of course, we have to print the passkey to give the user a chance to guess right! That happens in the CY_BLE_EVT_GAP_PASSKEY_DISPLAY_REQUEST event. The stack generates a random number and passes it into the event handler in the eventParam argument.
When you build and program the application, you should connect to it as normal. When you try to open the Battery service the CySmart app should automatically pop up the passkey request, as above. Note that the Android version of the app does this as soon as you connect but the iPhone version waits for you to do something that requires the peripheral to respond. On the iPhone, then, you can send an Immediate Alert before pairing and, while the phone says it was sent (it was) the peripheral ignores the message (and the LED does not light). Everything is working correctly in both cases, because you need to have completed pairing before either service will be honored by the peripheral.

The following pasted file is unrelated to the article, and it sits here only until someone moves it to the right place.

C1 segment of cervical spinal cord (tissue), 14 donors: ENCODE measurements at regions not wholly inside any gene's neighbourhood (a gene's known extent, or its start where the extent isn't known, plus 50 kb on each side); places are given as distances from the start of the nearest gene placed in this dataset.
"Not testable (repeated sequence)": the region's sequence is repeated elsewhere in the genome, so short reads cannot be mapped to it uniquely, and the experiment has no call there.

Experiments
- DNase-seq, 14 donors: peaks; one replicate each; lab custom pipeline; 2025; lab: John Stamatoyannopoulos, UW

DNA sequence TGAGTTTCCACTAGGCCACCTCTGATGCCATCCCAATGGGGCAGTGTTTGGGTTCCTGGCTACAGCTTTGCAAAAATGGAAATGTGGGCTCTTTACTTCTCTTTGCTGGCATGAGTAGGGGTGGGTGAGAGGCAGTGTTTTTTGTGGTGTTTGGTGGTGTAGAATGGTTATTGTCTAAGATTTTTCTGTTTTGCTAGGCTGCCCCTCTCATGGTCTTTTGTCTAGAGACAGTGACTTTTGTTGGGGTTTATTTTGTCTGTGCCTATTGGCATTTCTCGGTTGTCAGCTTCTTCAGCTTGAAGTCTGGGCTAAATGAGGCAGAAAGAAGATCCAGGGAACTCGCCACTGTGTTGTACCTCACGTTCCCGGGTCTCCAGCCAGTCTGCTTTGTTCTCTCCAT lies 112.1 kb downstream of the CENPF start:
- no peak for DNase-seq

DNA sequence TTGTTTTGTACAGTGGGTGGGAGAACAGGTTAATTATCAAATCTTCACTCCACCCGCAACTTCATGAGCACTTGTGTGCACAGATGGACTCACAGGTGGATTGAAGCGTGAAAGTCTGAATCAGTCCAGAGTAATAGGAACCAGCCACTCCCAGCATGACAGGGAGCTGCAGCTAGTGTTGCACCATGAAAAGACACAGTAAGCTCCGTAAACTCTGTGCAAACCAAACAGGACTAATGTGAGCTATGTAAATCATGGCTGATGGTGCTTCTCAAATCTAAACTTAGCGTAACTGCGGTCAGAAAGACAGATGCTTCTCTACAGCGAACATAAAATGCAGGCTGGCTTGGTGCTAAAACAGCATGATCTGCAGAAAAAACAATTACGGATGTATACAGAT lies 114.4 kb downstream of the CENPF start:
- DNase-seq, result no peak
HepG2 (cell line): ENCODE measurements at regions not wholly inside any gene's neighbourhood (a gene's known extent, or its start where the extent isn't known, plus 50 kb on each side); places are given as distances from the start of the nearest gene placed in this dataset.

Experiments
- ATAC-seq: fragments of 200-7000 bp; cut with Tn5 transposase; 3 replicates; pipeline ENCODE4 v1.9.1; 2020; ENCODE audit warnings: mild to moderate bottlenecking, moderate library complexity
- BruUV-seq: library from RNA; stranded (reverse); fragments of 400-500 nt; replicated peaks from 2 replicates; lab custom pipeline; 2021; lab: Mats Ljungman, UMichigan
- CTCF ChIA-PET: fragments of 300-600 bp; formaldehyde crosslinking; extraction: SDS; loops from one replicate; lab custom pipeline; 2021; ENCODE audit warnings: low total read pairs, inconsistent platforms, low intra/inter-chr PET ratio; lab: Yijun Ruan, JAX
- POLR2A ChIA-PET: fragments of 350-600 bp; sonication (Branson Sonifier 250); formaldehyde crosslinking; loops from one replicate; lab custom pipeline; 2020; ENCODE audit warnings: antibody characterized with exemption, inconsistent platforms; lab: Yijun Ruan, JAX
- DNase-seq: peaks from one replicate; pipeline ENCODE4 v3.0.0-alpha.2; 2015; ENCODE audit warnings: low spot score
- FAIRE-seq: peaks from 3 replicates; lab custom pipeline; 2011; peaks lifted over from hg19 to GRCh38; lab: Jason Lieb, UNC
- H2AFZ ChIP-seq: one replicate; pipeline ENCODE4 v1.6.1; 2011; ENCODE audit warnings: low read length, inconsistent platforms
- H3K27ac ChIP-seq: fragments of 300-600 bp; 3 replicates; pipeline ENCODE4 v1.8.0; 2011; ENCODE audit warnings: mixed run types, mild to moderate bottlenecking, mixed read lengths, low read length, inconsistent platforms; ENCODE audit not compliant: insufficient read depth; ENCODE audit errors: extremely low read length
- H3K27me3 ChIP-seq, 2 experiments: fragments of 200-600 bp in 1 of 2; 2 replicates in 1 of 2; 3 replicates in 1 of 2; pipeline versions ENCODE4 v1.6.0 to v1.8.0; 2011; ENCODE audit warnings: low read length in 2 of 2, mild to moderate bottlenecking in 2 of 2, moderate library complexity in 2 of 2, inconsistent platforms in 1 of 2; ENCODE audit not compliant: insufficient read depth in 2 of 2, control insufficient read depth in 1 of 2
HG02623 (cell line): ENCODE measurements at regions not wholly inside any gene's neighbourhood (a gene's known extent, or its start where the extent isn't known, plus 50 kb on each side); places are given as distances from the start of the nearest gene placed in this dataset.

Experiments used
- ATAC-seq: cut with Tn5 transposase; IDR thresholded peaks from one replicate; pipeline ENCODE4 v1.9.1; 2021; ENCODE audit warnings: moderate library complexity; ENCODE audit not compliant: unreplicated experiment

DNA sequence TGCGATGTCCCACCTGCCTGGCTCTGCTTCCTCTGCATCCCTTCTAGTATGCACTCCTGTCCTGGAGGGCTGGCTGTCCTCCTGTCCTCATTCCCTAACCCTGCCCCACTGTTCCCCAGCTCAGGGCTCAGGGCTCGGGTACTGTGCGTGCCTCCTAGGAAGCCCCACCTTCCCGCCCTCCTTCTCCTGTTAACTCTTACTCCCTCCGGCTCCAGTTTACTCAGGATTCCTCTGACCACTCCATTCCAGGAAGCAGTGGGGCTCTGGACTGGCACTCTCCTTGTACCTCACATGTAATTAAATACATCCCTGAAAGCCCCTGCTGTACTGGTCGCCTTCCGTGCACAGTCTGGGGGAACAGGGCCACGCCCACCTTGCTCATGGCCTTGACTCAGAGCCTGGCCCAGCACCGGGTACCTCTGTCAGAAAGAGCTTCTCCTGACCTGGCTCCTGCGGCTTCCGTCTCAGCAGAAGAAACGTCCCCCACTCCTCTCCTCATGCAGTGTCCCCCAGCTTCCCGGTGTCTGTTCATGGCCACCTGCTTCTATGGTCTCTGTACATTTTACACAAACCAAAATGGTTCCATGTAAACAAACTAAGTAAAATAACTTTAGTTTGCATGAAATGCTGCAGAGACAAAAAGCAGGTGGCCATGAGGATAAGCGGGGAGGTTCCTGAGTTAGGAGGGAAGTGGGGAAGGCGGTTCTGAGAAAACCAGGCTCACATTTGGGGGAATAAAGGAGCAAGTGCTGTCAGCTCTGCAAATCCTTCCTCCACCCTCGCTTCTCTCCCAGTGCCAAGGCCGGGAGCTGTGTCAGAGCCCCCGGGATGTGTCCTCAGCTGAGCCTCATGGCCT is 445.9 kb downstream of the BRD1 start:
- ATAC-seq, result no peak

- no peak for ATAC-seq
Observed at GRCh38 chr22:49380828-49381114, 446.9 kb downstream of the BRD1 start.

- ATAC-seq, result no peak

Here is the terminal output for a session where I got the password wrong. There is no code to enable a re-try so you need to disconnect and reconnect on order to try again. When I got it right I could send and receive messages with the usual wild abandon! When you play with this, remember to include any leading zeros when entering the passkey - you must enter all 6 digits.
So that's the full set of Bluetooth Low Energy exercises. I hope you followed along and had some fun with it. We have a large array of examples of how to take this further and I have attached a template for you to recreate exactly what I have done here. To use the template download and unzip it, then open the New Application dialog, select the prototyping kit, then use the "Import..." button to open the modus.mk file in the BLE_proj folder.